Landlords, are you ready for the big freeze?

The colder months are approaching, which is a cue for landlords to carry out a range of checks to make sure their properties steer clear of any winter catastrophes.
Carry out these nine steps today to reduce the chances of something going wrong with your rental property this winter.
1. Clear out your gutters                        
Falling autumn leaves may give the landscape a picturesque glow and look harmless, but they can prove to be a costly nuisance for landlords if left to pile up.
In particular, they can collect in gutters and drains, causing blockages. So it’s worthwhile clearing them out as regularly as you can to avoid any overflows and resulting water damage.
2. Keep an eye on void periods
Leaving your rental property without tenants living in it may not seem like much of an issue, but a lot can go wrong when a property is left unattended.
From an insurer’s point of view, things like water leaks, fire and burglary are more likely to happen the longer a property’s unoccupied. That’s why they require you to let them know immediately about any vacant periods – especially if they last longer than you originally stated.
Policy conditions around void periods can vary depending on your insurer, so make sure you understand your obligations, otherwise you may discover too late that you’re not fully covered. Contact your insurer if you’re not sure.
It’s good practice to visit as regularly as possible to ensure it’s kept in good order anyway. This includes opening the windows to air the property, as well as checking the boiler.
If your rental property is near your home, this might be quite easy to do. If it’s not, you may want to consider getting someone else, such as a letting agent, to check in for you.
3. Be wary of theft
Even if you have tenants in the property, there may still be periods where it’s empty due to the occupants going away for a while – for example, around Christmas.
You might want to consider chatting to your tenants to make sure they don’t leave expensive items on display, as this could attract thieves.
It’s also worth looking into investing in theft deterrents such as alarms, which are visible from the outside of the property, and motion sensors for the interior.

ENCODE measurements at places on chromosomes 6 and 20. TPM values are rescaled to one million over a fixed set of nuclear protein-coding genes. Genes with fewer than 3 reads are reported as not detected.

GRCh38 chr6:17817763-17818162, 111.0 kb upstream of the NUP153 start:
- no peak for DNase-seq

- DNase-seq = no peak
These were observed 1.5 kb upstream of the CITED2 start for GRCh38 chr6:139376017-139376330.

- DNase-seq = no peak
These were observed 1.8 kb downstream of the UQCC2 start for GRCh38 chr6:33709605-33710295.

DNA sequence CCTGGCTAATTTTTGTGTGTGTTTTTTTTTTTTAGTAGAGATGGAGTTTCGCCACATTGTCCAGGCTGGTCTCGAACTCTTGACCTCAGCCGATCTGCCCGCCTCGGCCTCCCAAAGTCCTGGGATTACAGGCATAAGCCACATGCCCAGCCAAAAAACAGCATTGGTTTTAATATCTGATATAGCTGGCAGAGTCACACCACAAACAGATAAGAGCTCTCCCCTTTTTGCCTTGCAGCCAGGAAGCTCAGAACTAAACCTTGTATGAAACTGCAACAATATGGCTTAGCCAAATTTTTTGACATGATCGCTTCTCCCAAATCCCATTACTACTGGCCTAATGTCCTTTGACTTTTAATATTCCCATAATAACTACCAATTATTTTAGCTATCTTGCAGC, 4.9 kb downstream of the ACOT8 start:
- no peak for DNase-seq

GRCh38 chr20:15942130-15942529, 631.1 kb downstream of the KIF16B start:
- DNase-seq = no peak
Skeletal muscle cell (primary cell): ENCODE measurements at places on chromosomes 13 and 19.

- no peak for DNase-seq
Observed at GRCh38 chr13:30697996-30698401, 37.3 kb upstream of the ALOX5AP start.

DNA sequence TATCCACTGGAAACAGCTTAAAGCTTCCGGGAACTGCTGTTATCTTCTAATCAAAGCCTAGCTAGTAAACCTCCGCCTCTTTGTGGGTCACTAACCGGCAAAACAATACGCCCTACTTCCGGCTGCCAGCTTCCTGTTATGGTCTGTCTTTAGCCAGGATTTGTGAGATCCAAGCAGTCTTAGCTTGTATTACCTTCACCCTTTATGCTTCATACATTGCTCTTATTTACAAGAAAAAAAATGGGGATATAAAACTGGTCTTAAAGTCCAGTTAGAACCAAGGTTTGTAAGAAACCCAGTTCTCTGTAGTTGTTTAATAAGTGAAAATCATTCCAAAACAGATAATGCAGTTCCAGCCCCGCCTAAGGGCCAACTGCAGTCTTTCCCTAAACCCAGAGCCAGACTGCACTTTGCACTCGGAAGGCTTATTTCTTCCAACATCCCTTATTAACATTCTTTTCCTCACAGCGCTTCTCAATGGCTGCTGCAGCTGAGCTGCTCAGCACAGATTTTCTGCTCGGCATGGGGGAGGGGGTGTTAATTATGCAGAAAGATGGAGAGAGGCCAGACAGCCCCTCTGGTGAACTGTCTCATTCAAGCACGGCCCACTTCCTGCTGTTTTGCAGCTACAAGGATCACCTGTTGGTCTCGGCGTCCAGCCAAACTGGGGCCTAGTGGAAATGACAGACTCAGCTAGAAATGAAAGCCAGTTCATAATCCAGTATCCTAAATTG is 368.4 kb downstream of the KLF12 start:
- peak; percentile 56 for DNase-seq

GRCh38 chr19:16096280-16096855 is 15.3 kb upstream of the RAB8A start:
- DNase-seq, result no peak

4. Turn off the supply to outside water pipes
We all know pipes can freeze in the winter, but it’s easy to forget about them – and before you know it, there’s a cold snap and you’re dealing with the repair bill for split pipes.
If your property is going to be empty for a while, you can reduce the risk of this happening by turning off the stop valve inside the property and opening the tap on the outside of the property.
This releases water in the pipe and allows any remaining water space to expand if it freezes, without splitting the pipe.
5. Bleed your radiators
It may seem simple, but one reason a property may be cold is because the radiators don’t work properly. This is often because they need to be ‘bled’.
The process involves releasing any trapped air from the system, allowing hot water to fill every part of the radiator and warm the property more efficiently.
6. Get a boiler service
It’s good practice to get your boiler serviced once a year – this should highlight any issues that may have gone undetected when the heating hasn’t been needed during the warmer months.
7. Make sure your roof is in good repair
Winter is also a good time to check the roof of your rental property, looking out for broken tiles, issues with pointing and rendering, and cracks in the chimney, if you have one.
If you spot anything wrong you’ll need to get it fixed, as otherwise water may come in during heavy rains, or weak spots in the roof could buckle under heavy snow. You may need a roofer to help you identify and fix issues.
8. Check your insurance policy
A standard landlord insurance policy may not cover things like maintenance callouts, so it could be worth considering a review of your policy to add covers like landlord home emergency or landlord boiler breakdown.
9. Talk to your tenants
Maintaining a good relationship with your tenants means they’ll be more likely to help you keep your property in good condition, and let you know if anything’s wrong.
Make sure they have all the details they need about the property, including the location of the stopcock in case they need to turn the water supply off if there’s a leak.
If heavy snow or local flooding looks likely, talk to your tenants about an emergency plan, and make sure they’ve got several ways to contact you. Also tell them about any security or maintenance steps you’d like them to take if they’re going away for a while.